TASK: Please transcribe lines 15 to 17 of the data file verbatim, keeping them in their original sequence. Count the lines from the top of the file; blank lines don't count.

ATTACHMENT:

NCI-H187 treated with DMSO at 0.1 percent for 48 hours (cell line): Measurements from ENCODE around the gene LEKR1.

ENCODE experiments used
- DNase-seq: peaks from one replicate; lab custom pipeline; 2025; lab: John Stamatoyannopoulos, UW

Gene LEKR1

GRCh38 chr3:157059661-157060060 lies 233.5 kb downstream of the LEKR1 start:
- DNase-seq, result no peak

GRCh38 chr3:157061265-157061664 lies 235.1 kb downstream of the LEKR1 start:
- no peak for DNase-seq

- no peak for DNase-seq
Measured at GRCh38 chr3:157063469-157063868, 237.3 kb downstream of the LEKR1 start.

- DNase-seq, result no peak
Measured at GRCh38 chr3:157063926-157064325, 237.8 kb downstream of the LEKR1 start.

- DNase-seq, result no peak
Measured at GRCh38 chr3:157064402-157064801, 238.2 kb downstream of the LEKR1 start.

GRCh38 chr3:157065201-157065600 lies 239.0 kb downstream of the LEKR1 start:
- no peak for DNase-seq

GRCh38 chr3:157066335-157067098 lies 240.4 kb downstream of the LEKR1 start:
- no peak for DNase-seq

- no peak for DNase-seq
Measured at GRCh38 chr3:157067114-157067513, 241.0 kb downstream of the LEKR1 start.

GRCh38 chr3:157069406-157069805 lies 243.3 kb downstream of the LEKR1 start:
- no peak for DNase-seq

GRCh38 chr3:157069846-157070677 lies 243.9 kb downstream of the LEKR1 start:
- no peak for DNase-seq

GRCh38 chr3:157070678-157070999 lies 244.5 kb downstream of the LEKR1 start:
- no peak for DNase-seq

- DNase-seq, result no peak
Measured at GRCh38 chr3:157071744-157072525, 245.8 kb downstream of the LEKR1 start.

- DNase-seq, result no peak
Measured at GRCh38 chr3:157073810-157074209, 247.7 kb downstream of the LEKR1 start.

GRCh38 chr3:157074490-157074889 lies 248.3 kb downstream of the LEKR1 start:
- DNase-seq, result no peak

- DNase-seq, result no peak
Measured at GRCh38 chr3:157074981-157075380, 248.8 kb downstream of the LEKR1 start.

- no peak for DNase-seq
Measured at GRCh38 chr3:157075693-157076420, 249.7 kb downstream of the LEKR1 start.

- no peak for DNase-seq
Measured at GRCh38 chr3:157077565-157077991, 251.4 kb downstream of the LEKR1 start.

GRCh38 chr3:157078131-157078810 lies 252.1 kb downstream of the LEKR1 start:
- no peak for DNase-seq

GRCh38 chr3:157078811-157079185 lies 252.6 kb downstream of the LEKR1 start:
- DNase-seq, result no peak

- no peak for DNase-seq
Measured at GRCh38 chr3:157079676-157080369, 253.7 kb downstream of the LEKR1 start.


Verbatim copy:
GRCh38 chr3:157065201-157065600 lies 239.0 kb downstream of the LEKR1 start:
- no peak for DNase-seq

GRCh38 chr3:157066335-157067098 lies 240.4 kb downstream of the LEKR1 start: